Friday, April 01, 2011

Financial Totalitarianism


A particularly annoying question I am often asked and have come to hate is: “How do I invest my money for it to survive financial, political and commercial collapse?” The short answer is: “Nohow. Money will not survive collapse; not yours, not anyone else's.” But that answer is not acceptable, because accepting it would require a profound loss of faith—faith in money, a profound Götterdämmerung for a civilization based on the worship of money. People want continue to believe all sorts of things: that they can own land (i.e., shares in the Earth), or that they can do good through philanthrophic spending and charity, or that the world with which they have grown up and have lived their lives can collapse all around them, but that if they are informed and prepared, they can survive with all of their middle-class trappings intact. I am told that there is good money to be made in telling them such things.

Those who care to look can easily turn up plenty of evidence that the value of every type of financial asset, not just fiat currency or debt instruments, is unsupported. Its value derives from the goods and services provided by a functioning global industrial economy, which is quickly running out of every type of resource it requires; not just high-EROEI fossil fuels, but also metals, rare earth elements, phosphate, irrigation water and arable land. As industrial activity dwindles, worker productivity will decline precipitously. Many people point to precious metals as the ultimate storehouse of value, but without industrial equipment a man can only put out about 100 Watts of energy—a light bulb's worth—and won't dance any faster no matter how many gold or silver coins you throw at him.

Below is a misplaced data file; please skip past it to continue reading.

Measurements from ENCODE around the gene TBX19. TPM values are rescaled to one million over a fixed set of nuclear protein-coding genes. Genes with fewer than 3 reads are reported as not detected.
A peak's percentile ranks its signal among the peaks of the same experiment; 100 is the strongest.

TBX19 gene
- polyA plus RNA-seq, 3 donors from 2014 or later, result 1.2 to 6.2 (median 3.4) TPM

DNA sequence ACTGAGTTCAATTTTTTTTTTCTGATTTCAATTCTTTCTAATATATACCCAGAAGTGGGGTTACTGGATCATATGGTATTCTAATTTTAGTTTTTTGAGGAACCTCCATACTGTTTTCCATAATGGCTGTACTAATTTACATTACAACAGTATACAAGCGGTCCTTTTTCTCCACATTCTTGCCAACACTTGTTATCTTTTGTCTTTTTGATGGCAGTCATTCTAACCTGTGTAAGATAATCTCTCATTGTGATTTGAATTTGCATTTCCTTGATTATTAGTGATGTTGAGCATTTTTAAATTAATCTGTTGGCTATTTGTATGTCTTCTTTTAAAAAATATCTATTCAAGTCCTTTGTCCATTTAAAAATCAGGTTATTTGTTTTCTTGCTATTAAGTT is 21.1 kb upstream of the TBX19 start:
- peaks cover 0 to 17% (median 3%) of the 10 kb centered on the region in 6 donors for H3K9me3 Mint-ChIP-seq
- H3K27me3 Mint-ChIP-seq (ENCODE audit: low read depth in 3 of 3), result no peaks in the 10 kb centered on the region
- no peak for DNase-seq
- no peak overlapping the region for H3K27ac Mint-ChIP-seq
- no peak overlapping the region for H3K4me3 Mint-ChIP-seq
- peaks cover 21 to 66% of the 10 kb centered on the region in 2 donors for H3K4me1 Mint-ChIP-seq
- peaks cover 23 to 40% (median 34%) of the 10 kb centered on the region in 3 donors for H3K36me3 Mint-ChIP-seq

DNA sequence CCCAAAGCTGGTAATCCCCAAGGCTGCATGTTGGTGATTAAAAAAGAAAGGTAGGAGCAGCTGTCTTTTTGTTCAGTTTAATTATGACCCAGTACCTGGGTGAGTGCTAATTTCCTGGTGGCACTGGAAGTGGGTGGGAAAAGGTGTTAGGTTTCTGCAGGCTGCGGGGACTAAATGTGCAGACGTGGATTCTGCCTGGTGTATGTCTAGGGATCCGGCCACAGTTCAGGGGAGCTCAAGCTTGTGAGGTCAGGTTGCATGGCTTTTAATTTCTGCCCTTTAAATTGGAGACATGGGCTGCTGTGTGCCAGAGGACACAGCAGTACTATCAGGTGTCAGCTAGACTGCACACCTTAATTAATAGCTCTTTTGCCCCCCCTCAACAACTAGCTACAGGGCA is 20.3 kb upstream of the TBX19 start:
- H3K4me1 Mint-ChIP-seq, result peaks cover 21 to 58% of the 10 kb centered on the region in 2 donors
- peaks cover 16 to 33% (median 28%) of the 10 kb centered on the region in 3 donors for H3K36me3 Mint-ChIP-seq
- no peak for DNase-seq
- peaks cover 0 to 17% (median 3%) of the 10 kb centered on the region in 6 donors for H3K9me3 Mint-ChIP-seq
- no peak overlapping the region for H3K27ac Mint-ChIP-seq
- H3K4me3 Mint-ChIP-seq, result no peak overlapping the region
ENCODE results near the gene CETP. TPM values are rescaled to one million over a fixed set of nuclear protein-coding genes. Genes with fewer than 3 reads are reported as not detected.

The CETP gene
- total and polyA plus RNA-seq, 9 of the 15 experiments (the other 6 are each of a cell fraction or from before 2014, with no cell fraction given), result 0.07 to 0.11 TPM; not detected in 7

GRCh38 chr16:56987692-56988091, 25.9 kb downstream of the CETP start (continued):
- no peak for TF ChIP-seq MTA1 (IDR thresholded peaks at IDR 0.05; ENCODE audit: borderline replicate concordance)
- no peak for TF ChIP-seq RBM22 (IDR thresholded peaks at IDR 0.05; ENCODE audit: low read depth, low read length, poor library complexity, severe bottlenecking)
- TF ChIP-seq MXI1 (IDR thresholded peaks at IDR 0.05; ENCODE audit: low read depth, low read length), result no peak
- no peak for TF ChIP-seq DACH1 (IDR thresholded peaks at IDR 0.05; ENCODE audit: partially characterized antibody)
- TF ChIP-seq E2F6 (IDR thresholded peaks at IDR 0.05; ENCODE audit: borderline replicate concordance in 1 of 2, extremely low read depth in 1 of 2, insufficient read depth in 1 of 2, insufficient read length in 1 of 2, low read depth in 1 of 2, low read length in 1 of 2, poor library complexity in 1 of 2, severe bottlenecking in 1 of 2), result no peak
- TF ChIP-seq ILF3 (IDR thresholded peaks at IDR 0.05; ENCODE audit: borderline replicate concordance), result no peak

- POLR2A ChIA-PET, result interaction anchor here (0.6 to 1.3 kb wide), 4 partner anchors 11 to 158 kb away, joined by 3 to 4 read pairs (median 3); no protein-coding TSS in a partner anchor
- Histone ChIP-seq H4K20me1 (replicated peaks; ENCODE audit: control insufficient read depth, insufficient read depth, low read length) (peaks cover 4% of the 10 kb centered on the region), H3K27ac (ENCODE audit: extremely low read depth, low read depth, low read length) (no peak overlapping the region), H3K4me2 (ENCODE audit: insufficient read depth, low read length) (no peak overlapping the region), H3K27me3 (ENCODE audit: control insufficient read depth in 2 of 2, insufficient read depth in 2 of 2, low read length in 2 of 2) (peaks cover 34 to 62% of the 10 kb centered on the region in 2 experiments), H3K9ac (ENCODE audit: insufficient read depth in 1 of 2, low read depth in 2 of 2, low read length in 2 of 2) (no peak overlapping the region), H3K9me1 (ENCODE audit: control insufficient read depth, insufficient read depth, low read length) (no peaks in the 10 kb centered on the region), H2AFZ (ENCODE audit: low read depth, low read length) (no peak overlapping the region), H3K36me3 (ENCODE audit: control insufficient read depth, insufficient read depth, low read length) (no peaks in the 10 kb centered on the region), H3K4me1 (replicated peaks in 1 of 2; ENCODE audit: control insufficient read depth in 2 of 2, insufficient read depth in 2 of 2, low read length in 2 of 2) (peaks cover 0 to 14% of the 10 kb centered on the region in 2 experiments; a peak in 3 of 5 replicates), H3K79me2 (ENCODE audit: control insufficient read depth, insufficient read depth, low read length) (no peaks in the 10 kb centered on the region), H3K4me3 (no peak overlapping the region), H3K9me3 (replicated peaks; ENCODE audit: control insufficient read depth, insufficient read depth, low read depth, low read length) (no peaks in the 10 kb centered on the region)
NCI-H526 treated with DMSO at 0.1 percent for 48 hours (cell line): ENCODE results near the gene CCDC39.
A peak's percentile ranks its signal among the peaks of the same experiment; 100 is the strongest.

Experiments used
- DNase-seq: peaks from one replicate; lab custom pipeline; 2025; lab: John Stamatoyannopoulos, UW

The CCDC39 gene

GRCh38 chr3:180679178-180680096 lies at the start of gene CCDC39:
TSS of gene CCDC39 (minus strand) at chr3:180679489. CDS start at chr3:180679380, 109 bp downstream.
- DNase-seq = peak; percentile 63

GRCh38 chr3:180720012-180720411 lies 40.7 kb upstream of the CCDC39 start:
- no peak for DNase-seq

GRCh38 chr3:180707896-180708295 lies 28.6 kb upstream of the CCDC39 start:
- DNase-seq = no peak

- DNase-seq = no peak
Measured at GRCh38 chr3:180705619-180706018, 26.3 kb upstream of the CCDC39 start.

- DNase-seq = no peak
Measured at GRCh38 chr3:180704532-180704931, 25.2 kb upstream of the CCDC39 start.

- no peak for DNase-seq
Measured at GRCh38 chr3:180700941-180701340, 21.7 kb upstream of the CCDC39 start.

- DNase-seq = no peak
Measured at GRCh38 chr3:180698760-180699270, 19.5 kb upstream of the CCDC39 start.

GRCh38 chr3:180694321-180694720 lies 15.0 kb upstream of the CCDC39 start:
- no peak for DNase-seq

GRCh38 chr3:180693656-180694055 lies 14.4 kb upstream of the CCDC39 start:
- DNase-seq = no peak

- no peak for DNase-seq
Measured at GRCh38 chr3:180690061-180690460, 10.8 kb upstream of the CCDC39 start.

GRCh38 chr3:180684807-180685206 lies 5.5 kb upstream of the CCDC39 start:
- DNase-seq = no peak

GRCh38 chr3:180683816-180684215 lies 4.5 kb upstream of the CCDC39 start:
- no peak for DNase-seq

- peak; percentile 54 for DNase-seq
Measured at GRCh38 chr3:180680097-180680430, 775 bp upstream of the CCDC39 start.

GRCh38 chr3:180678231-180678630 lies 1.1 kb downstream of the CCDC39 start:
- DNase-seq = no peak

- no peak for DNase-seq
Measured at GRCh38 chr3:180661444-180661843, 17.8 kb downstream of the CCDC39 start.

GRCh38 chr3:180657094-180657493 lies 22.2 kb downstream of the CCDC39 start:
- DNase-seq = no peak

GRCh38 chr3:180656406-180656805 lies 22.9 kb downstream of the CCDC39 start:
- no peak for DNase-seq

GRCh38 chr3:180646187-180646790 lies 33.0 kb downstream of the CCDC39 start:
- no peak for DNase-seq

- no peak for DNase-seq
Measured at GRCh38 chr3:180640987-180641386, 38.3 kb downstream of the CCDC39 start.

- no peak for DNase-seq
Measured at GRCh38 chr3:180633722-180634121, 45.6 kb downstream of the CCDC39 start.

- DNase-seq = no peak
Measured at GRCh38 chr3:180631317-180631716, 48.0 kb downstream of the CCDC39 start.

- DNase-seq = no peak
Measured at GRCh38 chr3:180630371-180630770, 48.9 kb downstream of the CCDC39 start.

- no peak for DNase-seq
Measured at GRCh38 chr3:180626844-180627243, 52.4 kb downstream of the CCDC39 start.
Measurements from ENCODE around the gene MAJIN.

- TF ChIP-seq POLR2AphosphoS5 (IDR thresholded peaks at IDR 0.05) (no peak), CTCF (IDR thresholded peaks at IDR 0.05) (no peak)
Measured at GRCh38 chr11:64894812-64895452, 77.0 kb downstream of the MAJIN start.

This eventual outcome is the result of long-term physical trends: physical processes that move at predetermined rates and in only one direction. It is not possible to un-burn oil or coal or to un-mine gold or silver. But the short-term political and financial trends point in an altogether different direction: that of the global industrial economy turning boutique. You see, one shoe has already dropped: the level of industrial activity that can be sustained today is already insufficient to provide anywhere near full employment and a reasonable quality of life for vast numbers of people; the solution is to disenfranchise them, to confiscate their savings, to cancel their retirements, to concentrate all of the remaining wealth in as few hands as possible, and to create a boutique economic and financial environment in which the lucky and unscrupulous few can continue to live comfortably, and... wait for the other shoe to drop, I suppose. That will happen once the industrial economy becomes sufficiently disrupted by social and political upheaval that even its boutique version finally crashes.